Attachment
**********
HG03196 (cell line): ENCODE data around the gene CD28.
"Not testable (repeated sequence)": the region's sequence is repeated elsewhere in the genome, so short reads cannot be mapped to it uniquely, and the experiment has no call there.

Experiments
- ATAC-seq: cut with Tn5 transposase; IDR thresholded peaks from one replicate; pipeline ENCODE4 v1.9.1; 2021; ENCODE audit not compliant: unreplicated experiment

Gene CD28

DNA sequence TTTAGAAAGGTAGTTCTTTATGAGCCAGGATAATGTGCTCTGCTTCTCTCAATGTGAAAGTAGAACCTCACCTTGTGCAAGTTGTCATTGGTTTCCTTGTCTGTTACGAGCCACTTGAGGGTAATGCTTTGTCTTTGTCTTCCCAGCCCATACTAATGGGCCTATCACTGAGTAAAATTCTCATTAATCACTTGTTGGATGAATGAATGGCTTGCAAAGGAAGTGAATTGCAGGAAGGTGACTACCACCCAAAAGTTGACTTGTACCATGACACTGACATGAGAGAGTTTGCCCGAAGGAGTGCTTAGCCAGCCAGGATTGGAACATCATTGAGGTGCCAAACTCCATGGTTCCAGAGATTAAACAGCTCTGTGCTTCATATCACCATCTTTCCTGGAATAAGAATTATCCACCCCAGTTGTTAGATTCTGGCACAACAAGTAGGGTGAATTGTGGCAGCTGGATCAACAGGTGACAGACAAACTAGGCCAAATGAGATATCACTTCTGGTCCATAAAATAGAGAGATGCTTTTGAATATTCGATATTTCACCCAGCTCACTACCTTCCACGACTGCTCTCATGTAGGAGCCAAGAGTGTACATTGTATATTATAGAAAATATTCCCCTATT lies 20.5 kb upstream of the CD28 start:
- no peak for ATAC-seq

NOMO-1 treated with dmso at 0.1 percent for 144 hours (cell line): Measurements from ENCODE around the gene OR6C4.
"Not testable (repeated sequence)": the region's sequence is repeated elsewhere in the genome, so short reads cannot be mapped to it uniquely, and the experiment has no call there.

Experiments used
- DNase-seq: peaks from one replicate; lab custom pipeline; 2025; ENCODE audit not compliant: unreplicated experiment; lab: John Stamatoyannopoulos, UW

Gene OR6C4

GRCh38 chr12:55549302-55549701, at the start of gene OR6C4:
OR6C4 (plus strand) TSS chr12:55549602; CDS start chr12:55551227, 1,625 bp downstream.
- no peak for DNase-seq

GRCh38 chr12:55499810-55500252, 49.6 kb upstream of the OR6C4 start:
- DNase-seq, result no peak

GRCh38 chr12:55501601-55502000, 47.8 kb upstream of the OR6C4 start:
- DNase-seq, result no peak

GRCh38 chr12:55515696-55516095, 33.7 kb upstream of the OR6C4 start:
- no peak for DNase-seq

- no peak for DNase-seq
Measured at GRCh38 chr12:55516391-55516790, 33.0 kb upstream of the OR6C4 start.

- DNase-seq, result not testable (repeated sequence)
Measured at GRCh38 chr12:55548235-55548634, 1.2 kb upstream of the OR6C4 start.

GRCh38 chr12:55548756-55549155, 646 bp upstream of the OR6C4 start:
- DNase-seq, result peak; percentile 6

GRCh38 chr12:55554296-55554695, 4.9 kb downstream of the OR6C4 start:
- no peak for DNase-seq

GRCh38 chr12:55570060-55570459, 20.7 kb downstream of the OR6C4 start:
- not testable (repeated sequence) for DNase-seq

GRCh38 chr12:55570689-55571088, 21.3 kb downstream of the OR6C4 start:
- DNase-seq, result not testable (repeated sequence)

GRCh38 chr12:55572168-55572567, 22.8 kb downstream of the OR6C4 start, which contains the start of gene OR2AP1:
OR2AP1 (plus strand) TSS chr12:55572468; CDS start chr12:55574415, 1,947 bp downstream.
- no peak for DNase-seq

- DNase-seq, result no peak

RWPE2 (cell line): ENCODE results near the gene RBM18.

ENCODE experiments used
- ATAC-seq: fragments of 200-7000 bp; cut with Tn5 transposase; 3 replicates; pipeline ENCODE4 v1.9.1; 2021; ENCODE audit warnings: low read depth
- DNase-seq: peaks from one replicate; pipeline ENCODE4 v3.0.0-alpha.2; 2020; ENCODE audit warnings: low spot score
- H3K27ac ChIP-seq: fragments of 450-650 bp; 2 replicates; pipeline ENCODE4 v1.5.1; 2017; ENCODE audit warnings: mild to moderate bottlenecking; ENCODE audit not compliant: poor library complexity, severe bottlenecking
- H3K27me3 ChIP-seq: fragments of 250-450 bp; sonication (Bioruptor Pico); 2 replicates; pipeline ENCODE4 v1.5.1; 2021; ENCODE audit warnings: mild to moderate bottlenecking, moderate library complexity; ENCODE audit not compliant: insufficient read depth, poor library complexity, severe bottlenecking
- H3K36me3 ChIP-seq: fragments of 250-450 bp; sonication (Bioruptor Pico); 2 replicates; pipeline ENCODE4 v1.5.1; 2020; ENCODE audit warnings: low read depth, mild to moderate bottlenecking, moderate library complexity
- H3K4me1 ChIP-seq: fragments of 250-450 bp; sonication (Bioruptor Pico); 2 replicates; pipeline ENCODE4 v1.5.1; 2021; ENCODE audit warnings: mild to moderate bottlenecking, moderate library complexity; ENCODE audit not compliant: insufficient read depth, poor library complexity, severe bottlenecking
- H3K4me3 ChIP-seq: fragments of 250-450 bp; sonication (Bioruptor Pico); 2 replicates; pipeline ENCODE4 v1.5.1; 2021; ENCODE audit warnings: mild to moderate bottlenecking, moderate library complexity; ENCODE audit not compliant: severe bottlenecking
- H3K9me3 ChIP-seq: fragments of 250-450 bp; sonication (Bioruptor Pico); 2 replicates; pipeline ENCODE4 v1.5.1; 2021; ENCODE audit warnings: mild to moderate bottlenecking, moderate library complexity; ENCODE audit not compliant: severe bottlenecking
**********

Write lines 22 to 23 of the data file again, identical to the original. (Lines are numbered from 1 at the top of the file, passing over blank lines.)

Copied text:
- no peak for DNase-seq
Measured at GRCh38 chr12:55516391-55516790, 33.0 kb upstream of the OR6C4 start.